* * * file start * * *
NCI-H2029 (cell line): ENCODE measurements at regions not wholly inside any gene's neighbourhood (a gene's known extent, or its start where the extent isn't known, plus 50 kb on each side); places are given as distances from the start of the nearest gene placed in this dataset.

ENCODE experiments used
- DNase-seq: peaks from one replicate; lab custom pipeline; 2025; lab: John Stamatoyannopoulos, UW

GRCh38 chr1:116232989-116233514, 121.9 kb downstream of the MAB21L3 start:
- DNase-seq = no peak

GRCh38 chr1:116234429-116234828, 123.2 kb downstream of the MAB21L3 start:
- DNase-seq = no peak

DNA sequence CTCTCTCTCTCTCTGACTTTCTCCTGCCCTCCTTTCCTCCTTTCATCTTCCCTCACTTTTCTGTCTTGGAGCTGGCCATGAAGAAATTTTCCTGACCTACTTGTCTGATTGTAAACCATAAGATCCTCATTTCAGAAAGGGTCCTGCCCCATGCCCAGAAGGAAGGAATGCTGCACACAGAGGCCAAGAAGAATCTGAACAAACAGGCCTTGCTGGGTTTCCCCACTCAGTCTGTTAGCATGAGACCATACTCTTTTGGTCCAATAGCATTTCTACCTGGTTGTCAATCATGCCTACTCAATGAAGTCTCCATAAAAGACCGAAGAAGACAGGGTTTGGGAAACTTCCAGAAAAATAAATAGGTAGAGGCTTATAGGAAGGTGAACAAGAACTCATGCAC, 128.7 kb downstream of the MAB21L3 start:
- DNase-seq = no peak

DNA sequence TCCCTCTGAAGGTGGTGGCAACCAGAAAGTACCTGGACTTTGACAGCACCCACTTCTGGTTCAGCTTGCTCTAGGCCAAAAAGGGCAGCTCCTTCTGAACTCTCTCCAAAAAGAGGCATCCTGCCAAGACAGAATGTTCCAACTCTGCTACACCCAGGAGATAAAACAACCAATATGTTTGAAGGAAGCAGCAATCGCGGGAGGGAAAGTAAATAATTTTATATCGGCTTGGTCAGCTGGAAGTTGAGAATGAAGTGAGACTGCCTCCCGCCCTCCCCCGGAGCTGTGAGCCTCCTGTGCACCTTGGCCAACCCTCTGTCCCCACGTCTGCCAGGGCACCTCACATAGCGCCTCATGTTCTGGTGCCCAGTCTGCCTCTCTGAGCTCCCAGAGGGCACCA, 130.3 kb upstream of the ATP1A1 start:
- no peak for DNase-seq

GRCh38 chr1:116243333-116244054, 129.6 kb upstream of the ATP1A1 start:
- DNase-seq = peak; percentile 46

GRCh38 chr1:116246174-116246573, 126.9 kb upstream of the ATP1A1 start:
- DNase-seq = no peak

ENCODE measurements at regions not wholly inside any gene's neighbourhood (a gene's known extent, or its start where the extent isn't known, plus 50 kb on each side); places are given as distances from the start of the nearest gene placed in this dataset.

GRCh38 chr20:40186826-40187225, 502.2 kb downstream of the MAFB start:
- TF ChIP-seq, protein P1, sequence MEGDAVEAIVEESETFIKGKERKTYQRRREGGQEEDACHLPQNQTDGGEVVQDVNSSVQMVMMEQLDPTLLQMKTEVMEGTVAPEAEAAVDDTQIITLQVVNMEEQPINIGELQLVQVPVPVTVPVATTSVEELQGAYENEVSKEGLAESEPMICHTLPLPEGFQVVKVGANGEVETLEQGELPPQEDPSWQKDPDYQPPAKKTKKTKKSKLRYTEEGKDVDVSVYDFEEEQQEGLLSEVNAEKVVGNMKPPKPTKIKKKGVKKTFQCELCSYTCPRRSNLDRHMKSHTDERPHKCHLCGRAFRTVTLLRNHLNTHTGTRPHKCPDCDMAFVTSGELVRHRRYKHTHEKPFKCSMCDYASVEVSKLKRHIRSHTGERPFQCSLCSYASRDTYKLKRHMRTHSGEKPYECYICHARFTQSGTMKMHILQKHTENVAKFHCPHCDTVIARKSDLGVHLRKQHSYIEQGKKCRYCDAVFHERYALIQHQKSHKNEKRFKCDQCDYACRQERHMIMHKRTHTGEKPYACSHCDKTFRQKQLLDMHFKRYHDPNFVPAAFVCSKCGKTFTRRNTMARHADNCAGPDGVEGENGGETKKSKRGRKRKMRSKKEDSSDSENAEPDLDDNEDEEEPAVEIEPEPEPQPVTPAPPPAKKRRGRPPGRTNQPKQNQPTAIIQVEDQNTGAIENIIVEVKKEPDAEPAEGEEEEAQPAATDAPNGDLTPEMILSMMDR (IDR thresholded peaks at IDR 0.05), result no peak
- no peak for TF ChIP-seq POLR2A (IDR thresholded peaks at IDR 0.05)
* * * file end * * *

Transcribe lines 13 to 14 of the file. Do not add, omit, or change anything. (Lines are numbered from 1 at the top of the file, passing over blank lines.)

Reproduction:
- DNase-seq = peak; percentile 46

GRCh38 chr1:116246174-116246573, 126.9 kb upstream of the ATP1A1 start: